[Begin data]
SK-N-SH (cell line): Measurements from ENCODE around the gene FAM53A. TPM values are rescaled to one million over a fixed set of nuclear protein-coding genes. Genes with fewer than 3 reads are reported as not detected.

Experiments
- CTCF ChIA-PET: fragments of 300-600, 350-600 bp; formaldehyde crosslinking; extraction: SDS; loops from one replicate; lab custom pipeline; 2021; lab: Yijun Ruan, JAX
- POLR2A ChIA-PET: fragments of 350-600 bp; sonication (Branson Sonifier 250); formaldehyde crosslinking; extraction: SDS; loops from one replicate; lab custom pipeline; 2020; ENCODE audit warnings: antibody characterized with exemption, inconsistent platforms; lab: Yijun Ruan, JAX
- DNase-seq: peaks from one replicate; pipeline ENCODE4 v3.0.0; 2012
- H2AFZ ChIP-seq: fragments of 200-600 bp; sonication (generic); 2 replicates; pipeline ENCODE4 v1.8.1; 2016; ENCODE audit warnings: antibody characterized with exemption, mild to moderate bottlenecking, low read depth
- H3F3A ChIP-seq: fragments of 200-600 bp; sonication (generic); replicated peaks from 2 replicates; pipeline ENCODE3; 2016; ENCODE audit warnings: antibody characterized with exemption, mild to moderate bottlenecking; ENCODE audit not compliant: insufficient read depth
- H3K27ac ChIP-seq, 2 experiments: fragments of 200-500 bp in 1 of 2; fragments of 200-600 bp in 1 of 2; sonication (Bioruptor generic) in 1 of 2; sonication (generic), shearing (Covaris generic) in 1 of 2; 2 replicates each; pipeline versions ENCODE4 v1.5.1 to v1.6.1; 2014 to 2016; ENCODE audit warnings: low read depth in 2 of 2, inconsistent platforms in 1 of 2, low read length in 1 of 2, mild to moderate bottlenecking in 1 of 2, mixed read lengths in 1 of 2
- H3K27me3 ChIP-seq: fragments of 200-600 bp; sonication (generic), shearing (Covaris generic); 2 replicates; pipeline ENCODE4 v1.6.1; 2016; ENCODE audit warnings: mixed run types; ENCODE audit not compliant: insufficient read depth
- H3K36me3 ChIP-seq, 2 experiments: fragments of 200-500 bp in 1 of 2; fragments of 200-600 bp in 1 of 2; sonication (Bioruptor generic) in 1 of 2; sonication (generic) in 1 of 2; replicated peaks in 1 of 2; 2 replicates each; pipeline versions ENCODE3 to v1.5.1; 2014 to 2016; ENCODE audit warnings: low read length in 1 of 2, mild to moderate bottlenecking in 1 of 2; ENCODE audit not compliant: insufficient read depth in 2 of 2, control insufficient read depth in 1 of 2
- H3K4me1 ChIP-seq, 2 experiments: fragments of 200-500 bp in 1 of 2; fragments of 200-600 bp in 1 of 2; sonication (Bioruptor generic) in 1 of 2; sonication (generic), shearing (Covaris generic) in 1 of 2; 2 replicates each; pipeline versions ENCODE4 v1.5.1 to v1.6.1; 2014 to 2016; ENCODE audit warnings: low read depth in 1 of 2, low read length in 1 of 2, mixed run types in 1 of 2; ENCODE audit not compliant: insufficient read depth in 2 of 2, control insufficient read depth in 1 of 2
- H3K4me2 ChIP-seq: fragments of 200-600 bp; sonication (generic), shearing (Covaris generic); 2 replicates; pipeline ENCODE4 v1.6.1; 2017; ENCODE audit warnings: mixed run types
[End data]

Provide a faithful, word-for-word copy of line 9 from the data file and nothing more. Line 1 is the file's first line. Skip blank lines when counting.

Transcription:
- H3K27me3 ChIP-seq: fragments of 200-600 bp; sonication (generic), shearing (Covaris generic); 2 replicates; pipeline ENCODE4 v1.6.1; 2016; ENCODE audit warnings: mixed run types; ENCODE audit not compliant: insufficient read depth